1) I hate most white foods (and no I'm not racist)- mashed potatoes, milk (unless with cereal and then only a small amount), white bread, mayonaise, vanilla ice cream (unless mixed with chocolate candy or cookies)- yuck
2) I've been writing since I was 11 years old and my sixth grade teacher thought I had real talent. I even pinned a play that some kids in my class put on.
3) I love the movie alien now but was terrified of it up until a few years back but being a horror fan i so wanted to see it. So i took baby steps, i first watched it bit by bit (the unscary parts), then watched the whole thing on mute (sound effects were too much for my heart) and then i could watch it fully normally and now its nothing.
4) I love Anime (otherwise known as Japanese animation). I may just be one of probably 5 black women in the country who actually watch it. But I've been hooked ever since I was little from Speed racer reruns, salior moon and Inuyasha. I've seen too many to count. I don't like the kid stuff though like Pokemon.
5) I hate chick flicks (never seen Titanic). I think they give us false hopes. Romance isn't like that and we want it to be so when its not our hopes are let down. And then whose in the wrong- the realistic guy or the dreaming girl (good blog topic).
6) I mostly deceided not to go into Criminal Law because of the movies Cape Fear and Primal Fear- who says movies don't effect real life? All I'm saying is Robert Deniro and Edward Norton scared the hell (and love of law) out of me. Suddenly civil rights law seemed the way to go. But excellent movies
7) I'm about the same weight now that I was when I was 13. Either I was fat then or I'm thin now. I prefer the latter and then there is the fact that I haven't grown in height since 6th grade either.
Tuesday, October 30, 2007
But fellas this is tough on a female too. Guys turn women down. Women fear rejection too. And with todays impossible standards on female beauty, the shot to the ego that rejection can bring I say is stronger than what a male has to deal with. Especially when women don't go soley by looks but hone in on personality and background (hello Jay-Z, Jermaine Dupri, Russel Simmons, Forest Whittaker, Chris Rock and a host of others didn't get beautiful women from their killer looks). And the men have it easy. They are outnumbered by women and an average guy can get an above average female so men can be picky.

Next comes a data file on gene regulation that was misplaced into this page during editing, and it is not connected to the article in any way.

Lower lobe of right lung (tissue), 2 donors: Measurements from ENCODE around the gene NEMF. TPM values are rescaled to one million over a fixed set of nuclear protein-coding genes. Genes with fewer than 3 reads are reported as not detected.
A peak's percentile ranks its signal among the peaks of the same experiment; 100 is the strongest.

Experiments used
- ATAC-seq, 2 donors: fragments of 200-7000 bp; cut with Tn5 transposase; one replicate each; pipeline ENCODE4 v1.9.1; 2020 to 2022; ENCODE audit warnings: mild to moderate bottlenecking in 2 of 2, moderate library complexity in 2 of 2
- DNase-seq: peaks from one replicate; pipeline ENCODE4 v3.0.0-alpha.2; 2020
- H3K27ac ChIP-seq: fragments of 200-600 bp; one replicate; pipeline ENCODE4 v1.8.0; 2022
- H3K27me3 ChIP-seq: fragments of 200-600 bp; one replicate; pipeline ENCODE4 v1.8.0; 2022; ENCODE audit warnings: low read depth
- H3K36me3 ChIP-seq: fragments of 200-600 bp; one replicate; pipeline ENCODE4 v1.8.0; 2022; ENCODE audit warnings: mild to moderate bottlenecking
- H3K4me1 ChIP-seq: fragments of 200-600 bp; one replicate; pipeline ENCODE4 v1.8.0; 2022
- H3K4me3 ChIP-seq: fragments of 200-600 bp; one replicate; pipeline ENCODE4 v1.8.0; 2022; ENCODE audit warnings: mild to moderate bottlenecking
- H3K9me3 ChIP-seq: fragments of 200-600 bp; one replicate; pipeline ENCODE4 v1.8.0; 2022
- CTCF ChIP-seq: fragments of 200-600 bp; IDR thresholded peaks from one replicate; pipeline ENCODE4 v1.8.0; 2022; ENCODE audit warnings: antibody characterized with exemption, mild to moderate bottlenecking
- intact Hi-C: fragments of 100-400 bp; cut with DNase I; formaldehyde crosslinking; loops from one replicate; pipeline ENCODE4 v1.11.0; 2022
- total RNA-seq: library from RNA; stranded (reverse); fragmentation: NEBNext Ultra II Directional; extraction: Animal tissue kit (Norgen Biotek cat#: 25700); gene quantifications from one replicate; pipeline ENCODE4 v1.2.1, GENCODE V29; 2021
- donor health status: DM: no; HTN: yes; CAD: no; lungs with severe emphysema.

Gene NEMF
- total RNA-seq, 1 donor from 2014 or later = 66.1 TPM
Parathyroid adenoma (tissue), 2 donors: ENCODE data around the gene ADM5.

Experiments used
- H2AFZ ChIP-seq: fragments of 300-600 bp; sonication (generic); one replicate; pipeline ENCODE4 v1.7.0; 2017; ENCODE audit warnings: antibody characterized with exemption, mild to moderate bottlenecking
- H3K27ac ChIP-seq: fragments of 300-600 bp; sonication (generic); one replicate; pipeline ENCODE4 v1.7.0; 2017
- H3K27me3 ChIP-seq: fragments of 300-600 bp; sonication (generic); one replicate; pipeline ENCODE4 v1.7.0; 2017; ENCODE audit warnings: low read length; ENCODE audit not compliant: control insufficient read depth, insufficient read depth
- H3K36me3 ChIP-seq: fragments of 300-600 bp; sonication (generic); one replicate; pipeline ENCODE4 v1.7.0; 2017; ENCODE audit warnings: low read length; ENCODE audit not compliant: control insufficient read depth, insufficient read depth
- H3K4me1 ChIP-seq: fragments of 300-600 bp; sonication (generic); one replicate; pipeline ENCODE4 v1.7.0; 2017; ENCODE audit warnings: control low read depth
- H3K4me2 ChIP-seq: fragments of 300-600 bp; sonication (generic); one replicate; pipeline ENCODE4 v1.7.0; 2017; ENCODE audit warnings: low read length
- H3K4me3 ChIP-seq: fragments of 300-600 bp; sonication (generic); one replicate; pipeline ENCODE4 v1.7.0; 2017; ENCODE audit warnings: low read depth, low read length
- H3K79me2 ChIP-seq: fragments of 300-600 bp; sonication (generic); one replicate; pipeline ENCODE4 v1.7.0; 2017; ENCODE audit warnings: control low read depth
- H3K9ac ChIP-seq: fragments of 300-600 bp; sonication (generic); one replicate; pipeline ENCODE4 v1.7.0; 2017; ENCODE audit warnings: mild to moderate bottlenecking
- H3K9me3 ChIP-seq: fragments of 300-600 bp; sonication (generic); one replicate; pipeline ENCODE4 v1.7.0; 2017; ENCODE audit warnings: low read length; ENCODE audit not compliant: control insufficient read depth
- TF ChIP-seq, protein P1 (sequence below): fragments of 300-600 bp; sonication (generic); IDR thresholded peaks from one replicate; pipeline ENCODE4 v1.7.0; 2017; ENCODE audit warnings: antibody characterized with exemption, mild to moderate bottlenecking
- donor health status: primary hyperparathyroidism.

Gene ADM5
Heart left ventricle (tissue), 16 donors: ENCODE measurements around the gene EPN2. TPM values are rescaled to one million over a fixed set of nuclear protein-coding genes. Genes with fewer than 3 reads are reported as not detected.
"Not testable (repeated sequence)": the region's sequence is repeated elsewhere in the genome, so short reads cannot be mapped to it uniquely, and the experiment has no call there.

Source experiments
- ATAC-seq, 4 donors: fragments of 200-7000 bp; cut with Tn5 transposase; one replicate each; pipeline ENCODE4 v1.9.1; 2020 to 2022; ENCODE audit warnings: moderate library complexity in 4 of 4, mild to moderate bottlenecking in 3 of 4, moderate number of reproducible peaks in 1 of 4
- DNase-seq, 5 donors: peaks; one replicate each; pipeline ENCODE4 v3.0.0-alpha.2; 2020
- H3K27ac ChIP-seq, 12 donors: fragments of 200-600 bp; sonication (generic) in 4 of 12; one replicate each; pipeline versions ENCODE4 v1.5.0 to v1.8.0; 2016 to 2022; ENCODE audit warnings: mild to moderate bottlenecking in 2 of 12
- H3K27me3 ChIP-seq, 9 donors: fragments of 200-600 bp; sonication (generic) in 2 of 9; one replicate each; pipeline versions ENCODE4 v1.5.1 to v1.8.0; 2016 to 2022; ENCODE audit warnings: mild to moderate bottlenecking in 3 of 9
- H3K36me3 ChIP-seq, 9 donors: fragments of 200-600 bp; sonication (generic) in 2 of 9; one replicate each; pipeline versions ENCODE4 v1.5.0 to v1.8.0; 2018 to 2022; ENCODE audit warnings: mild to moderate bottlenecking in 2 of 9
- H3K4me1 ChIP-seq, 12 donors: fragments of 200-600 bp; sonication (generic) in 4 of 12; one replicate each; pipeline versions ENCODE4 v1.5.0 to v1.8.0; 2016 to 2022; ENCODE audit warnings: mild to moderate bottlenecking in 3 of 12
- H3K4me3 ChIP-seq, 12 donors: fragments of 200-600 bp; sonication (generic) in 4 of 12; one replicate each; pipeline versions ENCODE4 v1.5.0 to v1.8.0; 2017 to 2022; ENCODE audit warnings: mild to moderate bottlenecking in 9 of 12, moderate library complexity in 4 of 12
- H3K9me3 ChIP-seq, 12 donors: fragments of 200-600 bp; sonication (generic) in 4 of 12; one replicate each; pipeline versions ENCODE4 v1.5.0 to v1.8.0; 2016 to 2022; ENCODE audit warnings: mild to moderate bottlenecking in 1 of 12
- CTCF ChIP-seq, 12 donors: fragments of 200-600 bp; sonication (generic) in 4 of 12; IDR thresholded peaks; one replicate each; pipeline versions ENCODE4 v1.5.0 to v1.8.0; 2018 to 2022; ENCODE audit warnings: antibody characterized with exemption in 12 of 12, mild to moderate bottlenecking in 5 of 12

So with that said, I'm of the opinion that women asking men out is a lot tougher than the flip side. Why can't there be a middle ground? If I drop a smile at a guy, can't he come the rest of the way and start the dialogue? And if I do go up to a guy, what does that guy think of me- that I'm like Samantha from Sex in the City, a little loose? Or even simply that I'm a bold assertive chick? But what if I'm none of these and simply am eating my nerves at that moment to get what I want, will he lose interest when he finds I'm not that bold in real life? And what hints does a woman get from a man that he's interested to let her know to make a move? Women smile, touch, pay close attention to guys we dig. What do men do?
Sigh, sometimes I wish we were in the days of Jane Austin (minus the slavery and repression of course) and just did courtships. Leave the hard work to the elders...